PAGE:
INSTRUMENTAL ANALYSIS, ChFE 5503

SIEVE ANALYSIS

(Draft of January 20, 2004)

Introduction:

Particle size analysis of powders using test sieves is, and has been, the
standard for many years. The sieving procedure was formalized in 1925
with the establishment of ASTME-11. The ASTM standards cover the
manufacture of test sieves and the procedure for conducting a manual sieve
test.

The manual method of test sieving is still practiced today, but mechanical
shakers have become common and new shakers are even relatively quiet.
Other methods of particle size analysis have been developed and are
common for submicron analysis where sieves are difficult to use.

Quality control programs such as ISO 9000 have required the development
of methods to calibrate and certify test sieve procedures. As practiced for
decades, the sieve procedure can be outlined as follows:
1. Weigh a sample and record the starting sample weight.
2. Weigh and record the weight of each sieve and the bottom pan
in a Astack.@
3. Place the sample on the top sieve of a stack of sieves and cover
the top sieve
with a flat cover.
4. Shake the stack (keeping it vertical) for a specified length of
time at a predetermined speed.
5. When the shaking is complete, reweigh and record the weight of
each sieve
and the bottom pan.
6. Calculate the weight of sample on each sieve and the pan.
7. Calculate the percent of sample on each sieve and the pan.

The total sample recovery for this manual method is typically 95 to 98
percent. For more detailed information see Chapter 19, section 20 of Perry=s
seventh edition. Also see the American Society for Testing and Materials
AGuidelines for Establishing Sieve Analysis Procedures (STP 447 B).

Sieving for Fluidized Bed Reactor Design:

One application of using particle/powder descriptions is to predict the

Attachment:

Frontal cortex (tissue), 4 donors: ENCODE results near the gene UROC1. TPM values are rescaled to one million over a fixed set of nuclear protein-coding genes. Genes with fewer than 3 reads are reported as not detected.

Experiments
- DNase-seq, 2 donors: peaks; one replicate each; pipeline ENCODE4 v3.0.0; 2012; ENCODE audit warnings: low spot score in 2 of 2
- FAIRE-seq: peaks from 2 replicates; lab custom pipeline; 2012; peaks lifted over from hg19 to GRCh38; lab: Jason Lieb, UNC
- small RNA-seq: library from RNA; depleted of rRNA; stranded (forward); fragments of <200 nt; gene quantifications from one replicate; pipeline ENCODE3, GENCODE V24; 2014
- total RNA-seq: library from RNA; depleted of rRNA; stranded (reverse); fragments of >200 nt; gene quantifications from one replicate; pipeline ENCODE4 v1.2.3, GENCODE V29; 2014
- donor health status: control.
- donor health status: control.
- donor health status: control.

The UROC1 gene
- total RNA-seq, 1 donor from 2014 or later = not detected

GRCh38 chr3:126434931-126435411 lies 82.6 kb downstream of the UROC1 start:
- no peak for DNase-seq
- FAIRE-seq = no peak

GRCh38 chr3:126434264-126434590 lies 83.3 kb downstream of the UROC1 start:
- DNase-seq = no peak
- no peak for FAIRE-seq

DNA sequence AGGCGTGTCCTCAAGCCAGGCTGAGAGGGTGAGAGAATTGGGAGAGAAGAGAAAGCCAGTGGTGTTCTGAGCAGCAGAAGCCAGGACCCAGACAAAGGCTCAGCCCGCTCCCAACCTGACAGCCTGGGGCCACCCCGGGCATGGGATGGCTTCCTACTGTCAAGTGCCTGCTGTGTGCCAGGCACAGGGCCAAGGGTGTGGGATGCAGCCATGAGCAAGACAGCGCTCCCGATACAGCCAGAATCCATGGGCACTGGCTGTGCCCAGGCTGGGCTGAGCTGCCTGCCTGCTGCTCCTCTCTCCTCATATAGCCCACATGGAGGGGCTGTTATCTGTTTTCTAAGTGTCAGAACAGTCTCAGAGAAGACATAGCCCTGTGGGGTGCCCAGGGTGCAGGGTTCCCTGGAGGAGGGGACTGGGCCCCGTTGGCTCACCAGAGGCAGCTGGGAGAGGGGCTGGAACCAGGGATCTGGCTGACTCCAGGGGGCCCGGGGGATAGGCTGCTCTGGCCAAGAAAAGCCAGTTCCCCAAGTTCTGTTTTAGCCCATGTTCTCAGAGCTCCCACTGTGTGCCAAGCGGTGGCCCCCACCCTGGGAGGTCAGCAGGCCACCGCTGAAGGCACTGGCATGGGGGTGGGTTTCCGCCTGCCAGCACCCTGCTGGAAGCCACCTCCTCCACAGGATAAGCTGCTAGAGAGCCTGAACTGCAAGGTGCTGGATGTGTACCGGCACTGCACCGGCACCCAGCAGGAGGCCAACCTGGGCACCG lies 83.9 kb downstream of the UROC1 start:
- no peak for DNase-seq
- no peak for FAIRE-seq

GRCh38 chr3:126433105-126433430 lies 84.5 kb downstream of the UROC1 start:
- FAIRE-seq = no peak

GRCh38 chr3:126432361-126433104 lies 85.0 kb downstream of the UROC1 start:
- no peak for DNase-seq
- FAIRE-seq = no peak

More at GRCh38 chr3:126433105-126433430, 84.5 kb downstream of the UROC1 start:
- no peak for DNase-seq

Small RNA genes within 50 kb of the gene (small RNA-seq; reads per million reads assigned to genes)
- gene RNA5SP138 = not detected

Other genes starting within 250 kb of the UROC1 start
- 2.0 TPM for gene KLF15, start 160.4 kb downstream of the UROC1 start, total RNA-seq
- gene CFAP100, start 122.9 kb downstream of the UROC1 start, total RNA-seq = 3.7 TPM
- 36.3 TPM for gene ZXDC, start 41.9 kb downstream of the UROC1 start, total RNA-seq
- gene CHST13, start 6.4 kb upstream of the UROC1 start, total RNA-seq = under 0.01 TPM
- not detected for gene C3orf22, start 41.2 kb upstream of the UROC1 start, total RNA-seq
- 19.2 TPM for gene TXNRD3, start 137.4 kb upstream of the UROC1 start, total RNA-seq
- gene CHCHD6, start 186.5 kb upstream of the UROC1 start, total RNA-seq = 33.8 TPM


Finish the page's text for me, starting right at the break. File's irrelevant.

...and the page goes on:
behavior of a gas-solids fluidized bed reactor. Fundamental parameters
such as size and size distribution, shape, and density of particles influence

They are all well defined in the literature.15 minutes and can be done in shifts. It is not however theoretically related to the surface/volume and volume means. Common approximations are used for dsv and dv where the former is 0. . you should document and fully describe the sieving procedure. Manual shaking should be for 10 . Note: Table 19-6. Table 1 is attached and is from the a Gas Fluidized Bed Technology training notebook prepared by Derek Geldart (also see his 1986 John Wiley book).explicitly and implicitly the behavior of fluidized beds.75). there are many ways (>12) of defining its size. Experimental Procedure: Assume that you are considering the fluidized bed combustion of ground coal. these four particle descriptions are the most common: sieve size. as a team you are requested to determine the Sauter Diameter for a sample of ground coal. We have prepared a “stack” of 3" sieves for your use. which is attached. d p(ave).87 times the Sauter Diameter and the latter is 1. volume diameter. and surface diameter. Assume that any material that ends up on the pan will not be used for the process. A common and useful particle parameter is the Sauter Diameter which can be calculate from the sieve results as shown in Table 1.77. In fluidized bed reactor design. The ratio of the surface volume diameter to the volume diameter is defined as sphericity. Therefore. Most correlations that are used to predict parameters such as the minimum fluidization velocity require at least an average particle diameter. For a particle of any size other than a sphere. though not easily. The fluidized bed design the calculation method gives Aproper@ weight to the influence of smaller particles and fines. you must know the average particle diameter. is from Perry=s handbook and describes sieve specifications. Note that the approximations above yield a ratio of 0. In order to design the reactor=s gas distributor (only one of many design decisions that require dp). which is very close to the measured value for ground coal (0. Since abnormal size distributions pose additional design problems. you should also determine and evaluate the particle size distribution. The sphericity of powders has been defined and can also be measured.13 times the Sauter Diameter. surface/volume diameter. In the spirit of ISO.